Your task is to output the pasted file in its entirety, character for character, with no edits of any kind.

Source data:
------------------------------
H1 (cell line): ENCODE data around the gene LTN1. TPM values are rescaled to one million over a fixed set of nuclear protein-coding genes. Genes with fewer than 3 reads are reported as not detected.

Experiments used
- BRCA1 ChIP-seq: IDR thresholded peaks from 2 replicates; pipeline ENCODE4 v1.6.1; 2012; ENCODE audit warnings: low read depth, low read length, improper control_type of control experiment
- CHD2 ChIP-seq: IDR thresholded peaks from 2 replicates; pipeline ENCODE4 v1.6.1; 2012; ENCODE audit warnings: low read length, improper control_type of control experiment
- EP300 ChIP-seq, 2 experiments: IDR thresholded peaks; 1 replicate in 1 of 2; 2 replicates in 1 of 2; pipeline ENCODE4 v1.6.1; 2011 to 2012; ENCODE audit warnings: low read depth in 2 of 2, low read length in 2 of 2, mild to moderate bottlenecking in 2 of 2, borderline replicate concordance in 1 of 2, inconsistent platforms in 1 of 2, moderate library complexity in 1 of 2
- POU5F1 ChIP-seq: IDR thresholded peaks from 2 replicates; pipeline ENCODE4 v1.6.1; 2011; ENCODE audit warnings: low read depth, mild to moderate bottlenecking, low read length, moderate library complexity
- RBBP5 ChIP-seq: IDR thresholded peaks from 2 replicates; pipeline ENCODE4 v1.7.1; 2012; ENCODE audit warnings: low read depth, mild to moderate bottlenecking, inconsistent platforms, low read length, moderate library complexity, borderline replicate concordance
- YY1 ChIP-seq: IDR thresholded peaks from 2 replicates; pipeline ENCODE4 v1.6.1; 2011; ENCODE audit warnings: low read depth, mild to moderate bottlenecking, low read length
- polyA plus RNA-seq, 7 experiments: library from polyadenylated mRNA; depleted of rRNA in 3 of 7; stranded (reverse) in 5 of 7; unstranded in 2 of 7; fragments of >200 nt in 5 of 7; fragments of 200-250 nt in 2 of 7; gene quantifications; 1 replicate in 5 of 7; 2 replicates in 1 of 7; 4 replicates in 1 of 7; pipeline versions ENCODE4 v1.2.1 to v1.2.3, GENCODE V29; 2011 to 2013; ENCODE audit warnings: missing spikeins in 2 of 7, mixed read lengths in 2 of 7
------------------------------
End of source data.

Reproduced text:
H1 (cell line): ENCODE data around the gene LTN1. TPM values are rescaled to one million over a fixed set of nuclear protein-coding genes. Genes with fewer than 3 reads are reported as not detected.

Experiments used
- BRCA1 ChIP-seq: IDR thresholded peaks from 2 replicates; pipeline ENCODE4 v1.6.1; 2012; ENCODE audit warnings: low read depth, low read length, improper control_type of control experiment
- CHD2 ChIP-seq: IDR thresholded peaks from 2 replicates; pipeline ENCODE4 v1.6.1; 2012; ENCODE audit warnings: low read length, improper control_type of control experiment
- EP300 ChIP-seq, 2 experiments: IDR thresholded peaks; 1 replicate in 1 of 2; 2 replicates in 1 of 2; pipeline ENCODE4 v1.6.1; 2011 to 2012; ENCODE audit warnings: low read depth in 2 of 2, low read length in 2 of 2, mild to moderate bottlenecking in 2 of 2, borderline replicate concordance in 1 of 2, inconsistent platforms in 1 of 2, moderate library complexity in 1 of 2
- POU5F1 ChIP-seq: IDR thresholded peaks from 2 replicates; pipeline ENCODE4 v1.6.1; 2011; ENCODE audit warnings: low read depth, mild to moderate bottlenecking, low read length, moderate library complexity
- RBBP5 ChIP-seq: IDR thresholded peaks from 2 replicates; pipeline ENCODE4 v1.7.1; 2012; ENCODE audit warnings: low read depth, mild to moderate bottlenecking, inconsistent platforms, low read length, moderate library complexity, borderline replicate concordance
- YY1 ChIP-seq: IDR thresholded peaks from 2 replicates; pipeline ENCODE4 v1.6.1; 2011; ENCODE audit warnings: low read depth, mild to moderate bottlenecking, low read length
- polyA plus RNA-seq, 7 experiments: library from polyadenylated mRNA; depleted of rRNA in 3 of 7; stranded (reverse) in 5 of 7; unstranded in 2 of 7; fragments of >200 nt in 5 of 7; fragments of 200-250 nt in 2 of 7; gene quantifications; 1 replicate in 5 of 7; 2 replicates in 1 of 7; 4 replicates in 1 of 7; pipeline versions ENCODE4 v1.2.1 to v1.2.3, GENCODE V29; 2011 to 2013; ENCODE audit warnings: missing spikeins in 2 of 7, mixed read lengths in 2 of 7